Assessing Philadelphia-Like B-Cell ALL in a Largely Hispanic Population

Pharmacy Practice in Focus: OncologyJanuary 2024
Volume 6
Issue 1

Ph-like ALL may be predominantly prevalent in Hispanic and Latino populations.

Acute lymphoblastic leukemia (ALL) is a heterogenous malignancy with unique genetic drivers. Understanding these genetic drivers allows for further understanding of disease pathogenesis, prognosis, and development of treatments, and this also helps to predict the response patients may have to those treatments. Philadelphia chromosome (Ph)–like ALL is a subtype of Ph-like B-cell ALL (B-ALL) that contains a gene expression similar to Ph-positive ALL, with an important distinction where there is a lack of the BCR::ABL fusion gene. Ph-like ALL comprises approximately 20% to 30% of all adults with newly diagnosed Ph-like B-ALL in the United States.1,2 Even though the incidence of Ph-like ALL varies among ethnic groups, there are studies that indicate it is predominantly prevalent in Hispanic and Latino populations.3 For example, at The University of Texas MD Anderson Cancer Center in Houston and City of Hope National Medical Center in Duarte, California, Latino patients represent approximately 60% to 80% of all patients with Ph-like ALL.2,3 One important linkage between the increased incidence of Ph-like ALL in Hispanic patients is an inherited GATA3 (rs3824662) gene polymorphism.3

Acute lymphoblastic leukemia (ALL) cancer cells in the blood flow -- Image credit: LASZLO |

Image credit: LASZLO |

Due to the observation in previous studies and publications of an increased prevalence of Ph-like ALL and its similarity to Ph-like B-ALL, this study had the objective of further evaluating the clinical and genomic characteristics of Ph-like B-ALL in the Hispanic population. To successfully evaluate Ph-like B-ALL clinical and genomic characteristics in a predominantly Hispanic population, a retrospective chart review was used. The chart review consisted of patients with ALL at the USC Norris Comprehensive Cancer Center in Los Angeles, California, who received treatment from 2011 through 2023. Results from 3 different diagnostic techniques were used, including RNA sequencing, conventional cytogenetics, and fluorescence in situ hybridization with reflex gene fusion transcript analysis. These provided the identification of fusions that are associated with Ph-like B-ALL. The anchored multiplex polymerase chain reaction detected known and novel fusions, in addition to elevated gene expression levels. Significant evaluations also made in this study included the cumulative incidence of relapse (CIR), overall survival (OS), and event-free survival (EFS; relapse, treatment, failure, and death).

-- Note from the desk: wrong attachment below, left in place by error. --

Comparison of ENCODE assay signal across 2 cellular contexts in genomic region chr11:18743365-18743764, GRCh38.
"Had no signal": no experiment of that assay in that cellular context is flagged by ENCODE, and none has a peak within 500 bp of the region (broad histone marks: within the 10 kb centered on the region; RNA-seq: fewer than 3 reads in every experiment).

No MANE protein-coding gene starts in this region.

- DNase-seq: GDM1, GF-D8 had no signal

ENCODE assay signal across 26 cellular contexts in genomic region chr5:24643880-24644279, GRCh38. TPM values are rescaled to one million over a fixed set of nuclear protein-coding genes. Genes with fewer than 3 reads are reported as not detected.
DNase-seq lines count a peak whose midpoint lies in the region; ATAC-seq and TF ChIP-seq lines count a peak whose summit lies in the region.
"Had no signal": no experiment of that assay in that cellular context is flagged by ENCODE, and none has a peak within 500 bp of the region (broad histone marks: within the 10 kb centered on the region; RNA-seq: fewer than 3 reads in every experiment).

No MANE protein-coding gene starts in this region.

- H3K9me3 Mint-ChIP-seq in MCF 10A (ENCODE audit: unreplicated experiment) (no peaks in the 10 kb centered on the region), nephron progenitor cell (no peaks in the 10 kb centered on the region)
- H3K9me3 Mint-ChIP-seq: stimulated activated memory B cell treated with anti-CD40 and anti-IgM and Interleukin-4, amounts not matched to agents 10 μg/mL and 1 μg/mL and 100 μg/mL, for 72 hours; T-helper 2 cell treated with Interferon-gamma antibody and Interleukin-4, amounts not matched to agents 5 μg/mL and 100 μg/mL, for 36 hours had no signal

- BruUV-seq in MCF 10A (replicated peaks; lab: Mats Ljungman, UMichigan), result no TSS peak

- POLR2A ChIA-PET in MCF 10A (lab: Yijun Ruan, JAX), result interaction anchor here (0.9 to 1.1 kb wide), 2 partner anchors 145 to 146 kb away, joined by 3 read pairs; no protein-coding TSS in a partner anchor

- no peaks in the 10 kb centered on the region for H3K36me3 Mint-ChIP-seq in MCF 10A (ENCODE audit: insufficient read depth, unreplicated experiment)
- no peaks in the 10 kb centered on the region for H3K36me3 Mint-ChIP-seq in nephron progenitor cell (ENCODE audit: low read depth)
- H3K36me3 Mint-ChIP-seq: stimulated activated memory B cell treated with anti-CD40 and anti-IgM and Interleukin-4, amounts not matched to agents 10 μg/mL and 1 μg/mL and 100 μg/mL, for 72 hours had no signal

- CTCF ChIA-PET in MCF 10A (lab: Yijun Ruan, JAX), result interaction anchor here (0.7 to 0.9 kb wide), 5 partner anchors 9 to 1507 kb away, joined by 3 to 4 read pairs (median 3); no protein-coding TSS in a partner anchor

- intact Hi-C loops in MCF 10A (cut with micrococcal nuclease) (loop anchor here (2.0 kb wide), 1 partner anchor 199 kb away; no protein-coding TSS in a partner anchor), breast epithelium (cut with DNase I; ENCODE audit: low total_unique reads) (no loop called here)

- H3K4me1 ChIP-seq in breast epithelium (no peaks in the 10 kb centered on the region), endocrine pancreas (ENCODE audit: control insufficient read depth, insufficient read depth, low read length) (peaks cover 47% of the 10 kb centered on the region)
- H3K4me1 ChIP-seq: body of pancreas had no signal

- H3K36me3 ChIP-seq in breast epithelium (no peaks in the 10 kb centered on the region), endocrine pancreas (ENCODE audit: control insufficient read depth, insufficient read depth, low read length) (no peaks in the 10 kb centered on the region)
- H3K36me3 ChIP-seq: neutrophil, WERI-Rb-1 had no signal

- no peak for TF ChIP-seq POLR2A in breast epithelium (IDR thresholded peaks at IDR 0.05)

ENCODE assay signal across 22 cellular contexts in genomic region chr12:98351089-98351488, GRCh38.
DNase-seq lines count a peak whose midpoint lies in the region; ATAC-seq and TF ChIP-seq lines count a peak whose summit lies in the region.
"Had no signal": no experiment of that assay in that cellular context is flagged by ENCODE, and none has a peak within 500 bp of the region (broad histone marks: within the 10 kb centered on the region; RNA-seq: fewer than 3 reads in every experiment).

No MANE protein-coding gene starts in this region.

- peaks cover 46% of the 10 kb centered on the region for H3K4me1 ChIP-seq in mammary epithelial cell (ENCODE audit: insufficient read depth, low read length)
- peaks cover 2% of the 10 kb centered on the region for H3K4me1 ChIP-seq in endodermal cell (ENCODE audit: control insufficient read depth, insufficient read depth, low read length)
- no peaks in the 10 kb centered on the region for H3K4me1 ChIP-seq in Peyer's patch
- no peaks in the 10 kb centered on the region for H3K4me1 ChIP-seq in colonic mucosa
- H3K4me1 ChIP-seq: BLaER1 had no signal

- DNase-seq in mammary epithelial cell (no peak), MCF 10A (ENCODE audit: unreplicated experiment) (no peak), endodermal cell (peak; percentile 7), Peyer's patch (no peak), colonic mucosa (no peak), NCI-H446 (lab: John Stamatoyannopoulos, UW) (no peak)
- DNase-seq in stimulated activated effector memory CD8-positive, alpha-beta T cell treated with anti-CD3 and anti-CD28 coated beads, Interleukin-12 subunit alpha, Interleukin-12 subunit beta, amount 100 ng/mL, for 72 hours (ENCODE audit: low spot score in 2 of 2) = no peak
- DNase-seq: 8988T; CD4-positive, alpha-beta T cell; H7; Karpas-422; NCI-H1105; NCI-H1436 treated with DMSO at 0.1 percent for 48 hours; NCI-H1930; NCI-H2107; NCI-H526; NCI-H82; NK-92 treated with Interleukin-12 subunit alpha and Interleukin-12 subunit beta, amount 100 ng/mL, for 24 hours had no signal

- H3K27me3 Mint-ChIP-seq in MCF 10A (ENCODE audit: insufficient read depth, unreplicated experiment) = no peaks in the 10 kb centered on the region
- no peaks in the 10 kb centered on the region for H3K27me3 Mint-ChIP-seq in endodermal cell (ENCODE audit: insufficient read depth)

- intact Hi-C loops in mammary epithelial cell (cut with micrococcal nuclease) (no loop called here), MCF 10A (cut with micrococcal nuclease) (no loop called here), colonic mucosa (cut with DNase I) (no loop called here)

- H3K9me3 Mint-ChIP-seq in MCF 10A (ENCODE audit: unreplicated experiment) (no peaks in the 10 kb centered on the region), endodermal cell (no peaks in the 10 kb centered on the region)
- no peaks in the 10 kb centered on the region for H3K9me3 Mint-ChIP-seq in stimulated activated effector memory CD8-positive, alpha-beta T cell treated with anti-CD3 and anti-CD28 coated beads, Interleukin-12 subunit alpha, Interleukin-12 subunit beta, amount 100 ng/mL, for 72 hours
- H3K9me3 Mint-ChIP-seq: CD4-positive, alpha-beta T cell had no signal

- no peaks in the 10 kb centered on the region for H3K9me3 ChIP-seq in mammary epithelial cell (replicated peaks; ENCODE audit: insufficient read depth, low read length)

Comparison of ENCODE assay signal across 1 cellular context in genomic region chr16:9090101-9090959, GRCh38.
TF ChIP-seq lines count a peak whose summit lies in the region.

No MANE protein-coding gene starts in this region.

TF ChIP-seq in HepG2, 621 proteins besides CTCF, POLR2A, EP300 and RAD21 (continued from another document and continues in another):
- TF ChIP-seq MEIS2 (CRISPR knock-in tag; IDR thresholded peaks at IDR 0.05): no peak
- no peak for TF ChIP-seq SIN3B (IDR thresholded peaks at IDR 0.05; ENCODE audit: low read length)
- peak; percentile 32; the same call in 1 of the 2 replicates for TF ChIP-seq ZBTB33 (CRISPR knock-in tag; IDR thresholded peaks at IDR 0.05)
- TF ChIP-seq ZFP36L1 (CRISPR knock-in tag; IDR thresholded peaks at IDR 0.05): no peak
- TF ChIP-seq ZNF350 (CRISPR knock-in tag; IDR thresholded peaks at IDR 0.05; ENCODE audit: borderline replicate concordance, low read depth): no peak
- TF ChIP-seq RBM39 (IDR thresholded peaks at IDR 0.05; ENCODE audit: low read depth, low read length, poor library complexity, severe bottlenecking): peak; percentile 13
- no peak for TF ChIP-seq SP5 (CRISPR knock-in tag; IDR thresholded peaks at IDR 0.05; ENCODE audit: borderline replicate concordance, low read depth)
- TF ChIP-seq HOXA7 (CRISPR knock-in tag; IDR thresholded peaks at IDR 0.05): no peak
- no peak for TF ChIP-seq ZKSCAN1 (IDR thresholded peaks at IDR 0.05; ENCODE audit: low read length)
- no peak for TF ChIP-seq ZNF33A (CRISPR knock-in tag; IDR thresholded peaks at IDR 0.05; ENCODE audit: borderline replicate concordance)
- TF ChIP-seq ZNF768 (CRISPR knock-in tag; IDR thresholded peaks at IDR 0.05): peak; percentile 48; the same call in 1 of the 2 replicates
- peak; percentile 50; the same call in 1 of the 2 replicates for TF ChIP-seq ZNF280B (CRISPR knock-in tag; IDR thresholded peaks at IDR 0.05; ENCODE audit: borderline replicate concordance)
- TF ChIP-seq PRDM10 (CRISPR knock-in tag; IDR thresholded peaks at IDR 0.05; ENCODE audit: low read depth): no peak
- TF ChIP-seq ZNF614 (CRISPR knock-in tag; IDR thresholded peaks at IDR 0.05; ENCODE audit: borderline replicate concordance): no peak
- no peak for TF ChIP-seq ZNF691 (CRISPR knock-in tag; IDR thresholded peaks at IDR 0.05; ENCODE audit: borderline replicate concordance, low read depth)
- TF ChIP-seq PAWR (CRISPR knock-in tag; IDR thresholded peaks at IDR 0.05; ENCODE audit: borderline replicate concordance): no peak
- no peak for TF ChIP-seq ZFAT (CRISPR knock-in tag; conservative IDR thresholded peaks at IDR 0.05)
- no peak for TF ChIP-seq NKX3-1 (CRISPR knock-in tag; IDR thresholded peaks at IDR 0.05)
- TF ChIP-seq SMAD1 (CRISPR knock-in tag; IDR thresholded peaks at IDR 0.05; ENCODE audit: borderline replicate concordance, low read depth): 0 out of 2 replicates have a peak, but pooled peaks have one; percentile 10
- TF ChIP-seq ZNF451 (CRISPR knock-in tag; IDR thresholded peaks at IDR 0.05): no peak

A total of 253 patients were enrolled in this retrospective chart review, with a median age at diagnosis of 42 years (range, 18-80). The distribution of ALL subtypes consisted of 64 Ph-like (25.3%), 77 Ph-positive (30.4%), and 112 Ph-negative cases (44.3%). The majority of the participants were identified as Hispanic (n = 186; 73.5%), and the median follow-up duration was 27 months. Over a 3-year period, OS, EFS, and CIR were reported at 81.3%, 49.1%, and 39.9%, respectively.4

CRLF2-related mutations were identified in 44 (68.8%) Ph-like patients, comprising 9 with P2RY8-CRLF2 (14.0%), 24 with IGH-CRLF2 (37.5%), and 11 with other CRLF2 gene rearrangements (17.2%). Additionally, 19 Ph-like patients exhibited non-CRLF2 mutations, including 13 IGH (20.3%), 3 ABL1/2 (4.7%), 3 JAK2 (4.7%), and 1 EPOR rearrangement (1.6%).4

In comparison with patients who are Ph negative, those with Ph-like features were more prone to refractory disease (20.6% vs 6.2%; P = .006), had a higher necessity for blinatumomab (Blincyto; Amgen; 67.2% vs 39.3%; P < .001), and were accompanied by a nonsignificant tendency toward lower complete remission (CR) rates. Ph-like patients exhibited significantly poorer EFS while maintaining similar OS and CIR. Patients who were Ph positive displayed improved EFS compared with Ph-negative cases, similar OS, and a trend toward enhanced CIR. When adjusting for age, sex, and treatment type, Ph-like patients exhibited worse EFS (HR, 1.57; 95% CI, 1.03-2.41; P = .037), whereas patients who were Ph positive demonstrated improved EFS (HR, 0.56; 95% CI, 0.33-0.93; P = .026).4